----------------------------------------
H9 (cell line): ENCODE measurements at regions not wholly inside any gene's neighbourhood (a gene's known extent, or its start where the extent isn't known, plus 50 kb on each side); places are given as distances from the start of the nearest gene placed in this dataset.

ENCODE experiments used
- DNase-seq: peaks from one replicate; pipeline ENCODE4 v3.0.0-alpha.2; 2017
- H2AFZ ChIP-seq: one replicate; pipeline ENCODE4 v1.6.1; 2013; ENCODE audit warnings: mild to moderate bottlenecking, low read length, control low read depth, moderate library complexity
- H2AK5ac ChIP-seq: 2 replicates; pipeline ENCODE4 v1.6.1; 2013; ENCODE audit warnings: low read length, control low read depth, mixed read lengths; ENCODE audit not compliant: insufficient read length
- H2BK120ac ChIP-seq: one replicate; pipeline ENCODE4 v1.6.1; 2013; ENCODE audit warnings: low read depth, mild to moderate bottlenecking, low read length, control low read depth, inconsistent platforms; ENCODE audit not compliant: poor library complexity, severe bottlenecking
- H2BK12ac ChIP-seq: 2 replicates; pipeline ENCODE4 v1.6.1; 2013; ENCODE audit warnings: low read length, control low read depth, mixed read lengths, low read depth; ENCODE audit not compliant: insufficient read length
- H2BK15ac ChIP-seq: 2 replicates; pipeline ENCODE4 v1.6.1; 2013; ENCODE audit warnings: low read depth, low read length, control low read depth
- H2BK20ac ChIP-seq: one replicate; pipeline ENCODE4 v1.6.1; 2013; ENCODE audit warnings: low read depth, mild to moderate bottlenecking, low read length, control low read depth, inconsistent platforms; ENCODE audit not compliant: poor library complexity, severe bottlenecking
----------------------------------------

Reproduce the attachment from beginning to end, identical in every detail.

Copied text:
H9 (cell line): ENCODE measurements at regions not wholly inside any gene's neighbourhood (a gene's known extent, or its start where the extent isn't known, plus 50 kb on each side); places are given as distances from the start of the nearest gene placed in this dataset.

ENCODE experiments used
- DNase-seq: peaks from one replicate; pipeline ENCODE4 v3.0.0-alpha.2; 2017
- H2AFZ ChIP-seq: one replicate; pipeline ENCODE4 v1.6.1; 2013; ENCODE audit warnings: mild to moderate bottlenecking, low read length, control low read depth, moderate library complexity
- H2AK5ac ChIP-seq: 2 replicates; pipeline ENCODE4 v1.6.1; 2013; ENCODE audit warnings: low read length, control low read depth, mixed read lengths; ENCODE audit not compliant: insufficient read length
- H2BK120ac ChIP-seq: one replicate; pipeline ENCODE4 v1.6.1; 2013; ENCODE audit warnings: low read depth, mild to moderate bottlenecking, low read length, control low read depth, inconsistent platforms; ENCODE audit not compliant: poor library complexity, severe bottlenecking
- H2BK12ac ChIP-seq: 2 replicates; pipeline ENCODE4 v1.6.1; 2013; ENCODE audit warnings: low read length, control low read depth, mixed read lengths, low read depth; ENCODE audit not compliant: insufficient read length
- H2BK15ac ChIP-seq: 2 replicates; pipeline ENCODE4 v1.6.1; 2013; ENCODE audit warnings: low read depth, low read length, control low read depth
- H2BK20ac ChIP-seq: one replicate; pipeline ENCODE4 v1.6.1; 2013; ENCODE audit warnings: low read depth, mild to moderate bottlenecking, low read length, control low read depth, inconsistent platforms; ENCODE audit not compliant: poor library complexity, severe bottlenecking